These beautiful animals are housed in their own habitats reminiscent of their natural environments. In addition to the intriguing animals found here, the Nashville Zoo has other facilities such as a Jungle Gym area for children as well as in-house cafés where visitors can grab a bite after a long day of exploring.

About a 20-minute drive into the suburbs of Nashville will bring you to one of the loveliest and most historic spots in the city – the Belle Mead Plantation. Founded by John Harding in 1807, this historic plantation started out as a 250-acre property housing a single log cabin.

Over the years, it grew to around 5,400 acres and has since become one of Nashville’s most popular attractions and now houses a mansion, thoroughbred horse farm and other facilities. The property is also home to Nashville’s first-ever winery, which produces both Tennessee red and white wines. Guests of the Belle Meade Plantation have plenty of activity options, including historic tours, food and wine experiences and even outdoor adventures.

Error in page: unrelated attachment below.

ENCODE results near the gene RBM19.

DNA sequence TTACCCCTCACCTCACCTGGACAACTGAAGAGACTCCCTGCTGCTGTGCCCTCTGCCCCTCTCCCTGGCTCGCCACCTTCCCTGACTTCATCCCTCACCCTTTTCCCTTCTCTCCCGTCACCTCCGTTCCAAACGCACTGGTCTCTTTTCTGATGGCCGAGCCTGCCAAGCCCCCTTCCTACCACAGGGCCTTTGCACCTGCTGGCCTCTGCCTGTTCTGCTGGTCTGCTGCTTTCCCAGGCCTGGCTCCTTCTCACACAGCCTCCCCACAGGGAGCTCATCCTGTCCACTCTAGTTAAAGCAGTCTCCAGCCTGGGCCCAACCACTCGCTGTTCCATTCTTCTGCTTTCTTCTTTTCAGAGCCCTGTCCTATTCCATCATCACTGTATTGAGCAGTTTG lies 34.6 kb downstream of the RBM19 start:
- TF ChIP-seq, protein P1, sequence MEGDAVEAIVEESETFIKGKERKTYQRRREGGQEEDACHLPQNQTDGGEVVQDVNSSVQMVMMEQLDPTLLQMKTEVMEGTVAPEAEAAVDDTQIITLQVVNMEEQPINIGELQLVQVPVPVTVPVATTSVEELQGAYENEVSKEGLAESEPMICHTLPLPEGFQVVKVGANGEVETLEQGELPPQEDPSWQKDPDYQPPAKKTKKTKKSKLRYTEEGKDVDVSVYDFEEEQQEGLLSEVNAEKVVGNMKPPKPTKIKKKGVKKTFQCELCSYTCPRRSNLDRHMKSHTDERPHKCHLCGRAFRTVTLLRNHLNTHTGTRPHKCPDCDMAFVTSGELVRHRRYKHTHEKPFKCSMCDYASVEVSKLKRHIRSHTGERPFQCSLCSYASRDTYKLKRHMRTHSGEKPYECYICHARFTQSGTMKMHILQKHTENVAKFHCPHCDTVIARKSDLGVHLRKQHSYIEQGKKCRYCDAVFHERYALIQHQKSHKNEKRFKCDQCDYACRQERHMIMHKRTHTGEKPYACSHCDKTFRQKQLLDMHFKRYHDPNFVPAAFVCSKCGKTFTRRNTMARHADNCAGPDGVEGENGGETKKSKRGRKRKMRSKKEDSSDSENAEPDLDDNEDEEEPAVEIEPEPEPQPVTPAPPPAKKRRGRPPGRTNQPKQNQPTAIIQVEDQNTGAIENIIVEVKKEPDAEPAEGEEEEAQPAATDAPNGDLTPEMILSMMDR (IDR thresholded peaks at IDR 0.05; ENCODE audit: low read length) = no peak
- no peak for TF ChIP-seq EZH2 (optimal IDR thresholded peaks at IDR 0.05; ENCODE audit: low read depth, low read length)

Situated around 10 miles east of downtown Nashville is The Hermitage, a historical museum and one of the most important attractions in Tennessee. Spanning over 1000 acres, the property served as the home of former United States president Andrew Jackson from 1804 until his death in 1845.

Although the mansion has undergone major restorations over the years, the majority of the features of the original home were retained, including the original wallpaper, furniture and family possessions. In 1960, The Hermitage was declared a National Historic Landmark and is now among the most prominent historic attractions in the city, attracting millions of visitors every year.

Another iconic Nashville landmark, the Ryman Auditorium is known as the “Mother Church of Country Music” and is a popular music venue in the city. From 1943 until 1974, the auditorium served as the home of the Grand Ole Opry and has hosted a wide variety of concerts of several famous musicians.

In 2001, the Ryman Auditorium was designated as a National Historic Landmark for its major contributions to the popularization of country music.